Business, Politics & Society

Organic Farming

Dr. Jane Goodall

Lesson time 8:14 min

There is hope to combat the negative effects of industrial agriculture. Learn how organic farming helps restore forests, attract wildlife, and produce healthier and better tasting food.

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Dr. Jane Goodall
Teaches Conservation
Dr. Jane Goodall shares her insights into animal intelligence, conservation, and activism.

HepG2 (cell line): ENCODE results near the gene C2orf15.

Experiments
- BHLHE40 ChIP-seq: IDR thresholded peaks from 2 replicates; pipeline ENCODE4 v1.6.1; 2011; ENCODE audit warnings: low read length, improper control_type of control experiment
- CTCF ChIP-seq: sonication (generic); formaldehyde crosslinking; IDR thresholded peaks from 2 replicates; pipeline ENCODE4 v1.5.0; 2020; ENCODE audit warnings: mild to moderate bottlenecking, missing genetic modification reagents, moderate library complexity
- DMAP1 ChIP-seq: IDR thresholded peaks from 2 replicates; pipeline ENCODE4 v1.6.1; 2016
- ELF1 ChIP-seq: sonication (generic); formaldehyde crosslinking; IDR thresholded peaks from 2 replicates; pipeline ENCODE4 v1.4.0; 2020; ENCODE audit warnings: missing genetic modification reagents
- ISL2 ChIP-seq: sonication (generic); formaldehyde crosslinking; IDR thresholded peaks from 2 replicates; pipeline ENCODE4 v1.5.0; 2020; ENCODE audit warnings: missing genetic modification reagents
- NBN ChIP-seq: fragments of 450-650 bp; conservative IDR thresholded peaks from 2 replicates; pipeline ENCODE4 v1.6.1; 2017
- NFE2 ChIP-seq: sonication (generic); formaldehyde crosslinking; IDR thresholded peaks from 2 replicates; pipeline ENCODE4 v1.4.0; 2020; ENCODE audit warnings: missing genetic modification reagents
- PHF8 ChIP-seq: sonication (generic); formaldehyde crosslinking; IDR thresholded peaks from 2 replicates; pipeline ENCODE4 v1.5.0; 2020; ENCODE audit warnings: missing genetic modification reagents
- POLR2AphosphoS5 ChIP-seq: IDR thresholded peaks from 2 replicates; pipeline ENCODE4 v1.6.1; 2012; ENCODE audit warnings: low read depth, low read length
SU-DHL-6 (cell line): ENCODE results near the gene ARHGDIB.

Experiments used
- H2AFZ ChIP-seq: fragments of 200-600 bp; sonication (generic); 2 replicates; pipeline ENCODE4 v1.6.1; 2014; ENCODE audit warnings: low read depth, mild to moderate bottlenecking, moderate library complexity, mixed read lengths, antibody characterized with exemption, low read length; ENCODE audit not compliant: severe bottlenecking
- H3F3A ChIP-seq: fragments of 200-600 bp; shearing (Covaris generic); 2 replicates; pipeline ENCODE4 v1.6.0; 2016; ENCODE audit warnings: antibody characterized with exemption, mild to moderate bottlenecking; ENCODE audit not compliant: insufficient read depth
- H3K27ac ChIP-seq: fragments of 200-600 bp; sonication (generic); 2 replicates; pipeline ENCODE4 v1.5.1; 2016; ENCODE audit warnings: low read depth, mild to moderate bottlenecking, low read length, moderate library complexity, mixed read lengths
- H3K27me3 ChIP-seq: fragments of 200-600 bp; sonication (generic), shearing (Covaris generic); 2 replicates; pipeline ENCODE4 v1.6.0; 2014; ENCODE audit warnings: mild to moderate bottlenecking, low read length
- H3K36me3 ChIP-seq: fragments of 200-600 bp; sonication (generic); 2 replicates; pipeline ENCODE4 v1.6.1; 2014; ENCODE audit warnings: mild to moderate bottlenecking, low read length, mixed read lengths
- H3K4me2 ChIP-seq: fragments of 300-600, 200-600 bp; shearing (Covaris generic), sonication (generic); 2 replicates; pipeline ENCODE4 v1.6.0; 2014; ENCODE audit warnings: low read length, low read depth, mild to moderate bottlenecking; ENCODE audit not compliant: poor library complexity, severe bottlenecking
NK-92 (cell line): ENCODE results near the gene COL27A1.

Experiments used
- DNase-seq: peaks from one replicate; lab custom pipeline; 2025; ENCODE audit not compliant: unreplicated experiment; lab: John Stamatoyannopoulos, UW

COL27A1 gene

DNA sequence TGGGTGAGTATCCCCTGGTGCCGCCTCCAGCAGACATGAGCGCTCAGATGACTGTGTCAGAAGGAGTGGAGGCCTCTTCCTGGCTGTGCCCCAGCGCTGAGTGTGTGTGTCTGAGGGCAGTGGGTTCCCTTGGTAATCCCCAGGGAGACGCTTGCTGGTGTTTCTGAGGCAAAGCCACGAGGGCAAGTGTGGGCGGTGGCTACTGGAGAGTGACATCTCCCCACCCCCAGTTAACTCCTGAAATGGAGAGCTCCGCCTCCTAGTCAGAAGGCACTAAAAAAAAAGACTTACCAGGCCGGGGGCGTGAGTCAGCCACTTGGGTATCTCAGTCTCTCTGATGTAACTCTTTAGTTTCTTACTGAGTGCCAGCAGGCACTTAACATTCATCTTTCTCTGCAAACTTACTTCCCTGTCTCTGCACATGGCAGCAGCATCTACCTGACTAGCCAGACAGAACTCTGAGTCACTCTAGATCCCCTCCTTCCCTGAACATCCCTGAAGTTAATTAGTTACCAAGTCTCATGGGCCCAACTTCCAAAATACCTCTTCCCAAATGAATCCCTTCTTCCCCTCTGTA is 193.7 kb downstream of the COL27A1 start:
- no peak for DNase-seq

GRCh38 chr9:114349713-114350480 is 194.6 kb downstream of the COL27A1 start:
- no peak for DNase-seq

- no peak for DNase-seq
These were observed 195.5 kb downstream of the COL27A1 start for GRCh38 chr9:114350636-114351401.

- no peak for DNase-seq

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So people want to know if it's really this bad, if genetically modified food and monocultures aren't the answer because of all the harm they're inflicting on the environment, and probably on other animals and human health as well. What can we do? Well, what we can do is to move more and more in the direction of organic farming. That is farming without using pesticides-- chemical pesticides, and chemical herbicides, and chemical fungicides. It's food that's grown using the natural defenses of nature itself. And more and more people are becoming concerned about the commercial farming and the use of chemicals in farming and in agriculture, and moving towards organic products. They can cost a little bit more. But I always feel if you pay a little bit more for your food, you will respect it more, and you will waste it less. Because there's no question. We waste, in the Western world, huge amounts of food-- huge amounts of food. And yet on the other side of the world, there are people starving. So organic food and food that is produced in a holistic way, working with nature and not against nature, I visited a farm, an amazing farm created by Doug Tompkins, who tragically was killed two years ago. But this farm has turned the land from a monoculture, growing one kind of crop, to polyculture, growing many kinds of crops, just as used to be done in the olden days. It's a beautiful place. Animals are used for natural fertilizer. And it's been said, actually by the United Nations, that the way to feed the world in the future is not through industrial agriculture. It's through small-scale family farming. And if the United Nations, after a long investigation, can actually say genetically modified food has not increased the yield, then I think we can believe them. They're very conservative. I have a great friend who lives in the south of France. He's British, Robert Eden. And he has the largest organic vineyard probably in the world. And on part of this huge area, he practices biodynamic agriculture when he's growing his vines. And this, to me, is very fascinating. So many people now have adopted this. It's not just Robert. But you grow plants between your rows of vines that are good at fixing nitrogen in the soil, and you plow them back into the soil so that the soil is re-fertilized after the crop of grapes has been harvested. Some of these vineyards take sheep and let them graze in between the rows so that they get natural fertilizer. Robert uses horses to plow rather than having any kind of farm equipment contaminating the area where the plants are grown. He's created the area where the wine is fermented. And these buildings are made out of hemp bricks. It took him two years to get permission to use hemp bricks because of hemp's association with marijuana. But the actual wild hemp is very different. And these hemp bricks, they...